Angela Davis, the 75 year old human rights activist and author was honored on Saturday (February 16) in her hometown of Birmingham Alabama with a humanitarian award presented by the Birmingham Committee for Truth and Reconciliation, a grassroots organization.
Davis was also presented with a commissioned portrait by Birmingham native Erin Mitchell who described the mixed media work “as inspired by Jacob Lawrence, Kerry James Marshall (another Birmingham native) and Mickalene Thomas. All of those things combined and made in my own way since I wanted both a sense of her power and strength to show but also about being a Black woman and being from Birmingham. “
It is a kind of double-portrait, with Davis depicted in her storied Afro, gold hoop earring as she was often photographed in the early 1970’s and a smaller image of the activist in later years, all of it set against a color charged fabric background festooned in part with small gems.
The award and ceremony at Birmingham’s historic Boutwell Auditorium took place six weeks the Birmingham Civil Rights Institute announced and then withdrew its annual Fred Shuttlesworth Human Rights Award to the activist due to Davis’s longtime support of the Palestinian movement, according to news reports.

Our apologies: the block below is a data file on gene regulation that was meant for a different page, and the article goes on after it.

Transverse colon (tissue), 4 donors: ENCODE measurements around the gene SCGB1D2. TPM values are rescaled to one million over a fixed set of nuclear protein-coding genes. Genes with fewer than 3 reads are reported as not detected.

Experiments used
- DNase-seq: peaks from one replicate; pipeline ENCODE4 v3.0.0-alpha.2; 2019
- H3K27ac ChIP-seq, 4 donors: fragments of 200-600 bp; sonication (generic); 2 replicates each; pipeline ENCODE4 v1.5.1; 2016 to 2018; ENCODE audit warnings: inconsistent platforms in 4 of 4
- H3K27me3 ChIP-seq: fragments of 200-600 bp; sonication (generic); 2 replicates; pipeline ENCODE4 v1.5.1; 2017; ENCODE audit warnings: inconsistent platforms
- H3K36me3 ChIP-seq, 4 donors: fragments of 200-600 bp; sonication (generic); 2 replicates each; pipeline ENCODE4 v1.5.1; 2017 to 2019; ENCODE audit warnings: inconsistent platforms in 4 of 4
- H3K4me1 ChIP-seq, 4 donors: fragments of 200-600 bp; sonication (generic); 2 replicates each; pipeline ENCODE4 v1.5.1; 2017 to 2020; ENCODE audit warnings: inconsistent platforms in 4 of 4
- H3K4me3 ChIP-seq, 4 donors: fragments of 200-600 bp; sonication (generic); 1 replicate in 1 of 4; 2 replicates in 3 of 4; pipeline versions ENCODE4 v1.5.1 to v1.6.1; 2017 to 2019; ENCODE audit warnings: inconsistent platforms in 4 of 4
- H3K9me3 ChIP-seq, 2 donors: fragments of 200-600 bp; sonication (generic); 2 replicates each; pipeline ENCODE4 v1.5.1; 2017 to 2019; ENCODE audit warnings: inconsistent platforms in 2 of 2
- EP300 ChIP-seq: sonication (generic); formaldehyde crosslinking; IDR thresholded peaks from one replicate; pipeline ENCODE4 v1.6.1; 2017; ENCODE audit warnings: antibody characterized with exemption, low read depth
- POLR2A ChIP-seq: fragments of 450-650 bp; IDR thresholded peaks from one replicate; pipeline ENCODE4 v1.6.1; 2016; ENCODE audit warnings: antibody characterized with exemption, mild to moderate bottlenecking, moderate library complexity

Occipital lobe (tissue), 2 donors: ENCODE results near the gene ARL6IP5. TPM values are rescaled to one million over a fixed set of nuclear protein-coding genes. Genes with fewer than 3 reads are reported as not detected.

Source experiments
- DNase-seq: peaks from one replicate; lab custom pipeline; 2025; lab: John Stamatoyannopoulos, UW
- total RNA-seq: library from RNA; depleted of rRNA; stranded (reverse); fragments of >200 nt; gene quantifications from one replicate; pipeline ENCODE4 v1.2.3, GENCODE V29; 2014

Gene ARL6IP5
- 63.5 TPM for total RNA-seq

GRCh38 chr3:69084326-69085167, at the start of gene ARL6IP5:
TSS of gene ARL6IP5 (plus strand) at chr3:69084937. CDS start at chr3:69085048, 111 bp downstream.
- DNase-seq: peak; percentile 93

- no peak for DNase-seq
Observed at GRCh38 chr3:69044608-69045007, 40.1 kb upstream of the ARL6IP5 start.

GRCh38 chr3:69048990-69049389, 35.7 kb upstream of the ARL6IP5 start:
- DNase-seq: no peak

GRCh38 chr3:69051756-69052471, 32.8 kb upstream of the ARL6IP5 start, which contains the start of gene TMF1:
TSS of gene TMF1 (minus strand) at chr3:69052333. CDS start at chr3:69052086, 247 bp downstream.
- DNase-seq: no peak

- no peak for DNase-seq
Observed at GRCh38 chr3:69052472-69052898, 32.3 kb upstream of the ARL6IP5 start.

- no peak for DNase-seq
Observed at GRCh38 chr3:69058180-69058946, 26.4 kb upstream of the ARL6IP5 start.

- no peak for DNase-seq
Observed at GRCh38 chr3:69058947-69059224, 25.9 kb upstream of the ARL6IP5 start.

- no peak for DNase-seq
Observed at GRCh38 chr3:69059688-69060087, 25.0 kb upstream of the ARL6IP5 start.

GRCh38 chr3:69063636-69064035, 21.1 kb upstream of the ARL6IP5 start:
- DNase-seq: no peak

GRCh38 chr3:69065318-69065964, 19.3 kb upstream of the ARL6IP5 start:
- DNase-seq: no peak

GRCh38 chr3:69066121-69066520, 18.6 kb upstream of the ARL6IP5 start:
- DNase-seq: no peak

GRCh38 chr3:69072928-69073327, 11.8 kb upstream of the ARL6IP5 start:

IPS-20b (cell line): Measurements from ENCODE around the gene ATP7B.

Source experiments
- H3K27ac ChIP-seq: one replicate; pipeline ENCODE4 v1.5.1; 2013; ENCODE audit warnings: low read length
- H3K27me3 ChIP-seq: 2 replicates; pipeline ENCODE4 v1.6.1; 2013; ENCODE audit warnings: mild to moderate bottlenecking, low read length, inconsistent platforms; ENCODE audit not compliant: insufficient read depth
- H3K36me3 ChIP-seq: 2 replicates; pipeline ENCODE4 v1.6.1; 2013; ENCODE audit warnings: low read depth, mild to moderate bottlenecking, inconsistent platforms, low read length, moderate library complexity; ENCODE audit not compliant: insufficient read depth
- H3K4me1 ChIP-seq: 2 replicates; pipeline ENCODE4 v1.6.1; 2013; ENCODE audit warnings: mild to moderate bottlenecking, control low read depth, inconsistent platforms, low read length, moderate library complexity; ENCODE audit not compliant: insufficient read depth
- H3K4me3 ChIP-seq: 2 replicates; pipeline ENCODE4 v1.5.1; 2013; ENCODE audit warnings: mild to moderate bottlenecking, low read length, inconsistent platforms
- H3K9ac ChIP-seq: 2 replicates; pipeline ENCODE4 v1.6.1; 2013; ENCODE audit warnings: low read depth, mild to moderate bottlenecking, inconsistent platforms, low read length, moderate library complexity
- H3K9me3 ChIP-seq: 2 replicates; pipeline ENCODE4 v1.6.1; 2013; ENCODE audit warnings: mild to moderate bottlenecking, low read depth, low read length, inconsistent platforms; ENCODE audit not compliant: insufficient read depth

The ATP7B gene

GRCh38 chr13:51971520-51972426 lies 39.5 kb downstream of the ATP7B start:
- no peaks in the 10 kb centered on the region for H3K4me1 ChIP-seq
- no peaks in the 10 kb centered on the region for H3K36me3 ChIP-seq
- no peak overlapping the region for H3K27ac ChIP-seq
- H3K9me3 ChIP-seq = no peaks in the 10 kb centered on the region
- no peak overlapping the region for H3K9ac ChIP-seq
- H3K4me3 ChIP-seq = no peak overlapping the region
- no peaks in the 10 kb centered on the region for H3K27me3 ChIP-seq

The BCRI, after local demonstrations and a media firestorm of international criticism, reversed its decision. It’s unclear whether Davis will accept that award named after the pioneer Civil Rights figure but according to a report in the Birmingham News, Davis told the Boutwell audience “the misstep is an opportunity for a teaching moment which shouldn’t’ overshadow the legacy of the BCRI.”
The event and presentation struck a memoir like chord with me since I covered the activist’s trumped up murder, kidnapping and conspiracy charges in San Jose California in 1972 as a neophyte reporter for the Berkeley Barb. The 13 week long trial ended with a unanimous acquittal.
“I’m going to continue to fight,” said Davis after the jury’s pronouncement, “to give all I have to the struggle, to work to free all political prisoners.”
Forty-seven years later, Davis is still commanding well-deserved kudos for her life’s work.